The Avalanche Run, bottom left, on Paul’s pedalboard on stage at Bluedot Festival
Lately, I’ve become rather fascinated by EarthQuaker Devices. I’ve used quite a lot of their pedals, a particular favourite of mine being the Dispatch Master reverb/delay. So when I was asked to road test the new EQD Avalanche Run, I think I may have let out a squeal of delight, probably audible only to me… but a squeal nonetheless.
Lanterns On The Lake were due to play Bluedot Festival in a few weeks, accompanied by Royal Northern Sinfonia – a perfect opportunity to give the pedal a good workout.
The Avalanche Run has a lot of sounds in it! The reverb and delay feel quite interactive and the different modes – reverse, normal and swell – can create a huge host of soundscapes. For the purposes of this road test, however, I wanted to use the reverb as a core sound for the songs and the delay for sound-on-sound pseudo looping and some tempo-based parts.
To get the most out of the pedal, an expression pedal can be connected to control all sorts of things. Sadly, I didn’t have one to hand, though I found the delay time and mix controls easily accessible with my feet.
Gig time at Jodrell Bank
So… on to band rehearsals for Bluedot. Blasting through the set in our rehearsal room, fuelled by cups of tea and a good selection of crisps, my first impression was that the reverb is beautiful. I mean really beautiful. It’s voiced perfectly, feels as if it naturally filters some low end from the decay and the top end is smooth. It was easy to get a nice reverb-heavy sound without turning my entire sound to a muddy mush.
I set the decay at around 11 o’clock and the mix at around 1 o’clock and left the pedal like that for the whole set. I fired overdrives, fuzz and a heap of delays and loops through it (courtesy of a Line 6 DL4) and the reverb performed admirably – no weird clipping or muddiness, just tons of post-rock/shoegazey/ambient fun.
That became the base reverb for at least 70 per cent of the songs. The other 30 per cent of the set, I reverted back to my older DigiTech DigiVerb, the simple reason being the 100 per cent wet functionality. On my old DigiTech in church mode, when the mix is set to 100 per cent, the volume doesn’t change; on the Avalanche Run when the reverb is set to 100 per cent, everything gets much quieter, so this setting didn’t work for me.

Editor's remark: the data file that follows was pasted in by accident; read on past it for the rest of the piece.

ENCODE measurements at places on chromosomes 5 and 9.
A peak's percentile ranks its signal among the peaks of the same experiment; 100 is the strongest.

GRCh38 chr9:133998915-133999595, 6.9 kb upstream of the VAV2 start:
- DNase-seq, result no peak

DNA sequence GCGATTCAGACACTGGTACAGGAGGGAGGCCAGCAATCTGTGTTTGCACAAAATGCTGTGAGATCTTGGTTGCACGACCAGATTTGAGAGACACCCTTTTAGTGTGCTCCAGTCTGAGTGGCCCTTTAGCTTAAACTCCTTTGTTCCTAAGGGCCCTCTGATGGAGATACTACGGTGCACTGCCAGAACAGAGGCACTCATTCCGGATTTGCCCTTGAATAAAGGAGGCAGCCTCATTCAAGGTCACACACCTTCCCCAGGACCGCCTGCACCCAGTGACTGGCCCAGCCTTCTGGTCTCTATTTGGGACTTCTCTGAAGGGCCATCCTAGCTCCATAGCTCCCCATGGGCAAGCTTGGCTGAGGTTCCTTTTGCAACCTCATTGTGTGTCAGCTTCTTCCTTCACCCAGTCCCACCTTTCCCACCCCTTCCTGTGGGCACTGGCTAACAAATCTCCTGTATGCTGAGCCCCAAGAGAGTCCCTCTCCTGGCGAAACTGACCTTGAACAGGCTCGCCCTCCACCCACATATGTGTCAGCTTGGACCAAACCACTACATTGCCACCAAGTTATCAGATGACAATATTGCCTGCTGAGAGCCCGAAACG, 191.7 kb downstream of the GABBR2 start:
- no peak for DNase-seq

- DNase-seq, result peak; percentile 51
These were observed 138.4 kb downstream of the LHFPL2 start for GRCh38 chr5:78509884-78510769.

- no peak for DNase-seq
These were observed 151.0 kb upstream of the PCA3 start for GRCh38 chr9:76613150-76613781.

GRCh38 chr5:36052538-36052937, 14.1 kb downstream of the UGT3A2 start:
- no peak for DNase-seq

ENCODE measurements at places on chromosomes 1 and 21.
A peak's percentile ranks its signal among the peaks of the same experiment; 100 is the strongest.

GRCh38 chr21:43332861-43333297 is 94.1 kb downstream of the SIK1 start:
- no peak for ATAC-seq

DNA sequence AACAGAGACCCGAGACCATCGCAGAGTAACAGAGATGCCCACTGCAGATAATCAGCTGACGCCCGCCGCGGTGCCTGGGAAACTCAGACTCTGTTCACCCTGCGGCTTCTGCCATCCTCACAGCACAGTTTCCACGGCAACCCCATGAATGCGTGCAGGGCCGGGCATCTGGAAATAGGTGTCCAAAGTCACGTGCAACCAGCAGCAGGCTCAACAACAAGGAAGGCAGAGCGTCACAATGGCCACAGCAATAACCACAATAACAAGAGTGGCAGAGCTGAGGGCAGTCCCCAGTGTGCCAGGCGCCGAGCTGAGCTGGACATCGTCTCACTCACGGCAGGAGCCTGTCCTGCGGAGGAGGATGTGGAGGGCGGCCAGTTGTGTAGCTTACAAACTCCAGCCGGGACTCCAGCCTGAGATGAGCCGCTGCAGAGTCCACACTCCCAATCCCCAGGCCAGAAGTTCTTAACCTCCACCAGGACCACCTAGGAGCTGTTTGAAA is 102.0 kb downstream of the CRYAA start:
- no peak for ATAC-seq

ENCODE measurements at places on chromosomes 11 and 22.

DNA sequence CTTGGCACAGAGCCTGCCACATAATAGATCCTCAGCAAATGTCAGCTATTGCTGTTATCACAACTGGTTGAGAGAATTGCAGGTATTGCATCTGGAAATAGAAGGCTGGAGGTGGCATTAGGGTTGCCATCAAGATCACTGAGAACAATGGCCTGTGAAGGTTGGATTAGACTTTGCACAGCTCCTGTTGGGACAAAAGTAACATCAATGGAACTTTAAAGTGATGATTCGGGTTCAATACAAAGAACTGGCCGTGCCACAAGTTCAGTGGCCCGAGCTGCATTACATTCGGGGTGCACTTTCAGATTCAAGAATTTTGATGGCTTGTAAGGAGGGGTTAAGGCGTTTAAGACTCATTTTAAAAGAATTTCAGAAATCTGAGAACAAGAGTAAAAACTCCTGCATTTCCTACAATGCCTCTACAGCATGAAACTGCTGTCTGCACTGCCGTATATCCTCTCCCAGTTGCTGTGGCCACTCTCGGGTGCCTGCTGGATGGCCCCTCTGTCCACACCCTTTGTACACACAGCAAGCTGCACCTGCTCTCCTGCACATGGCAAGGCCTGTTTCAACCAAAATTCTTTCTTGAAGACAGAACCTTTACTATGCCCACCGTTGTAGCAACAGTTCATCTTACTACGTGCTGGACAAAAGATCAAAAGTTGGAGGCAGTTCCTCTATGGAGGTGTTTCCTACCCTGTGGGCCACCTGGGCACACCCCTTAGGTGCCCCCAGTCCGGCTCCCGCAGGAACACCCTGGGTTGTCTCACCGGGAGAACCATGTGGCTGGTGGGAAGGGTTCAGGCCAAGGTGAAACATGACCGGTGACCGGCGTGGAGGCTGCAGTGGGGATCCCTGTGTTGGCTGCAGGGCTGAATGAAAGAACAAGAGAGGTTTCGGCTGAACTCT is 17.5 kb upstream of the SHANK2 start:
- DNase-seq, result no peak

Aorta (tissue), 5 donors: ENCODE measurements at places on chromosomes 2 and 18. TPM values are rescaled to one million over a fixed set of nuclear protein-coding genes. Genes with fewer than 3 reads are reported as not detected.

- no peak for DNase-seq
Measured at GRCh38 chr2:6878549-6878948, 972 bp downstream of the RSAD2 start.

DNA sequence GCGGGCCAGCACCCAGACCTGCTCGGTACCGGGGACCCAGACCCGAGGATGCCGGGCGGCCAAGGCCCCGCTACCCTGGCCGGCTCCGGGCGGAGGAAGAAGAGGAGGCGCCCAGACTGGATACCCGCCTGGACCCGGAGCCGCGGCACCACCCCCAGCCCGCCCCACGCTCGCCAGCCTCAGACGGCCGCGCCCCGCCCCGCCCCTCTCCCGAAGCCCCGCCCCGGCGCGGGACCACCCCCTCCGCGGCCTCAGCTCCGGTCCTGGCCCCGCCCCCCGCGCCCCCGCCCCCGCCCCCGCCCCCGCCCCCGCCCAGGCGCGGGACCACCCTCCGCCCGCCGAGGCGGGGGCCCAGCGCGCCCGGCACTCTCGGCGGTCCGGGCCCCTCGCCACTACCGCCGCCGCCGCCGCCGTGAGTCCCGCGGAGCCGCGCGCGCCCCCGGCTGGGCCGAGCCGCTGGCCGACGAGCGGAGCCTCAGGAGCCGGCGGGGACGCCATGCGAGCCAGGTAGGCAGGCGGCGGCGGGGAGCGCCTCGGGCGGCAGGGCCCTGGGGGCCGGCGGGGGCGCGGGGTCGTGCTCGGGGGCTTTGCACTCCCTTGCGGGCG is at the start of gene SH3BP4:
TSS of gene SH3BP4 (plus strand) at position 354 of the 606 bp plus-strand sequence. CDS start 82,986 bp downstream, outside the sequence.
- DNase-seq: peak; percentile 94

The delay sounds great and, like the reverb, is easy to set up. The tone control was useful to get the delay to sit right in the mix, and I liked it quite dark. The Avalanche Run does sound-on-sound looping with endless feedback.
However, the delay time has a maximum of two seconds, which might sound like a lot, but sometimes you just need more – and I found myself needing more… at least two seconds more. A minor grumble, but given that the Avalanche Run is a DSP pedal, I’m not sure why it’s limited to two seconds. I’m sure there’s a reason.
Due to this, I was going to use the delay only for simpler stuff, with the tap tempo – a feature I’d always wished the Dispatch Master had. Onto my pedalboard it went. The top-mounted jacks meant it could be tucked into the bottom-left, with the delay time and mix controls accessible by foot.
For me, the big test of any pedal is how it handles a live situation – not just in terms of how it sounds; this thing is very user-friendly. After the last rehearsal, I hadn’t played the pedal until we arrived at the amazing Jodrell Bank Observatory for Bluedot, so unpacking my board to find the settings on every pedal all over the place I quickly set about sorting out the dials.
On stage with Royal Northern Sinfonia